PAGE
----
I wonder if the difference is that the first house has been a rental since 1984, while the new house has been owner occupied its entire existence. It seems easier to neglect a place when you don't live there.

@chaircrusher: My guess is the 500 yo homes in Europe are evidence of "survival of the fittest," which is really a tautology that means "survival of those that survived." Undoubtedly there were cheaper homes made over the centuries, but they collapsed a long time ago. For that matter, there were probably homes that were made with care of the finest materials, but were unable to survive the wars of the last 500 years. For a home to survive that long takes a combination of good materials and building, consistent maintenance, and luck.

Aug.07.2013 @ 5:21 PM
Chris.... bought my 1963 Vegas atomic ranch a year and half ago, and ran into MUCH of the same stupidity (my own version of the mantra I came to adopt is "any job worth doing is worth doing wrong"). Lucky for you I've documented the whole mess so far... read and learn!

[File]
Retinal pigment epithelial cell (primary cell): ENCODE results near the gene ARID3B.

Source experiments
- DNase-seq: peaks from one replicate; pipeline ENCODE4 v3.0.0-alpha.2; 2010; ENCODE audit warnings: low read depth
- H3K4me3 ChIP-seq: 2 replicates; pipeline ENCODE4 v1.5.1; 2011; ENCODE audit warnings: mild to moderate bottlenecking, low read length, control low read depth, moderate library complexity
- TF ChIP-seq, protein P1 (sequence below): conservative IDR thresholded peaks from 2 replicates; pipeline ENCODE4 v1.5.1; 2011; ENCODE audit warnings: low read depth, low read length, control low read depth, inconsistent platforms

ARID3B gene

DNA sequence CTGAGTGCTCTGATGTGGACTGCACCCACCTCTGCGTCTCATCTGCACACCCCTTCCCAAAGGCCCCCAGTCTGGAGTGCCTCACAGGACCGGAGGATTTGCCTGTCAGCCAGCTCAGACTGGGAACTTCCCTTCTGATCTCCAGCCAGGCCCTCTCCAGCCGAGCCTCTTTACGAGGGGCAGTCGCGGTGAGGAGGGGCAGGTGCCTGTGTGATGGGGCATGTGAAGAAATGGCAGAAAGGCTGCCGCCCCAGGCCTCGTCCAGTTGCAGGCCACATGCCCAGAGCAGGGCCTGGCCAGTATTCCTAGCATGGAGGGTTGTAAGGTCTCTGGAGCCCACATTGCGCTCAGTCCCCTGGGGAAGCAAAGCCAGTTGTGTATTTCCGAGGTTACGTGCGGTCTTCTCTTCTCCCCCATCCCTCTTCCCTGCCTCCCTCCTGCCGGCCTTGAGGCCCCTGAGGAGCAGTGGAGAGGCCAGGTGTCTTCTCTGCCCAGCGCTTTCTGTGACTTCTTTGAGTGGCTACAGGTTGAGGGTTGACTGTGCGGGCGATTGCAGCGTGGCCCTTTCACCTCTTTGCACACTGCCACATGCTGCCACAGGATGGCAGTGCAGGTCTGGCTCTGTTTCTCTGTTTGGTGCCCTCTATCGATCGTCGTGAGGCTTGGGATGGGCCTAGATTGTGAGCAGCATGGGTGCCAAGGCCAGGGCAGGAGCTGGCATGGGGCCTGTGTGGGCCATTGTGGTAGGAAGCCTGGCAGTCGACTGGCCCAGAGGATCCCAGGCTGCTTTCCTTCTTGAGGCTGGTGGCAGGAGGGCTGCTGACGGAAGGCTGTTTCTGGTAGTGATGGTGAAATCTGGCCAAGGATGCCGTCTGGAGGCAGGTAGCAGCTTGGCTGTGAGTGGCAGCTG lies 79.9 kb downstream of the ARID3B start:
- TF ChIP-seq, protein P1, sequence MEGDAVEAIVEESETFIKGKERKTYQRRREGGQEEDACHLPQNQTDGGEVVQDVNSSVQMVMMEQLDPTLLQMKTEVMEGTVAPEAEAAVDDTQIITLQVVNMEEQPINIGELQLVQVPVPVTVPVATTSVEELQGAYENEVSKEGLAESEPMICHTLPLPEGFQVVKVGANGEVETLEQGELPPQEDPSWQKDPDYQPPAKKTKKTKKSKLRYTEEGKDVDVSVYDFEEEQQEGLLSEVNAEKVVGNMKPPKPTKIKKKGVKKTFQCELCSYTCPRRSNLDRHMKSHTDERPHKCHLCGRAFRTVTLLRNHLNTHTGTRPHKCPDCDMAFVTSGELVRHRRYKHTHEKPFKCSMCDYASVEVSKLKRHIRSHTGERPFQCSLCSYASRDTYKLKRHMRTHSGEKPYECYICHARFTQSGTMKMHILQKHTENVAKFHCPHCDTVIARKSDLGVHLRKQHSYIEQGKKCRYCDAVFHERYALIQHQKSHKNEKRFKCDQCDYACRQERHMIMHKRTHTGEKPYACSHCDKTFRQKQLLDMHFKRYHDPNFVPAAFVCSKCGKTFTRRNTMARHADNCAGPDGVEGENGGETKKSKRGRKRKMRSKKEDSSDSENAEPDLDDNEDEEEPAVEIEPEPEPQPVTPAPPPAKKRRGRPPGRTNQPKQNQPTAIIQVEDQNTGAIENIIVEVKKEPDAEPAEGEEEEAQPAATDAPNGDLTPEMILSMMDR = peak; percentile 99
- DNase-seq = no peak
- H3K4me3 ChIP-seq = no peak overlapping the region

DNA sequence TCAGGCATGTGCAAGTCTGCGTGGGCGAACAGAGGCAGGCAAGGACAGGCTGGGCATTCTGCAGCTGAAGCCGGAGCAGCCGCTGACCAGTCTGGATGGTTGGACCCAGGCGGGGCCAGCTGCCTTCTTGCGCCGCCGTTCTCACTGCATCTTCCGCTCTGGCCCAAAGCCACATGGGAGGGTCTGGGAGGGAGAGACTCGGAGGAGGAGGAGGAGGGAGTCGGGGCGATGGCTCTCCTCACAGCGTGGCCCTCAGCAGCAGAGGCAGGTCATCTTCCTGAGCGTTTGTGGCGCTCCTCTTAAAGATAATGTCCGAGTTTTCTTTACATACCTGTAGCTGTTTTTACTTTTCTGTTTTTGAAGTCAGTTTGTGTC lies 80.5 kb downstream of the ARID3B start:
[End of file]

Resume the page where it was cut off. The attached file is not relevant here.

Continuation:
link []

Aug.07.2013 @ 5:25 PM
Chris Randall
Elle and her parents primed the two main rooms today (just got back from that; had to be there all day to wait for the gas company anyhow) and, pursuant to Sean's comments, having lived in rentals for the last... well, hell, most of my life, actually, it is _astounding_ the difference a well-applied coat of high-quality paint makes. I was almost moved to tears, truth be told. I took off all the baseboards and trim, the which had been painted over at least a dozen times, to the point where there wasn't a clearly defined difference in plane between the baseboards and the wall itself.

After filling every hole in the wall, removing the wiring and wall boxes for 45 years of questionable decisions involving various forms of telephony, cable TV, and satellite TV, patching all those holes, and fully dressing the walls and ceiling before painting, now that it has its first coat of three, this shit looks brand new. I can't wait to see how it looks once the tile is in and the trim and baseboards are back on.

If it's worth doing, it's worth doing right.

Tomorrow's adventure involves removing the shit lighting, filling and patching the holes thereof, and putting 3" recessed cans throughout for LED floods. I'm spending a lot of money on the lighting in this house, but since I have the opportunity to have it the way I want, I'm taking it. (I was, for most of my adult life, a lighting professional, so this is a particular point of honor for me. This house will be well-lit even if nothing else goes right.)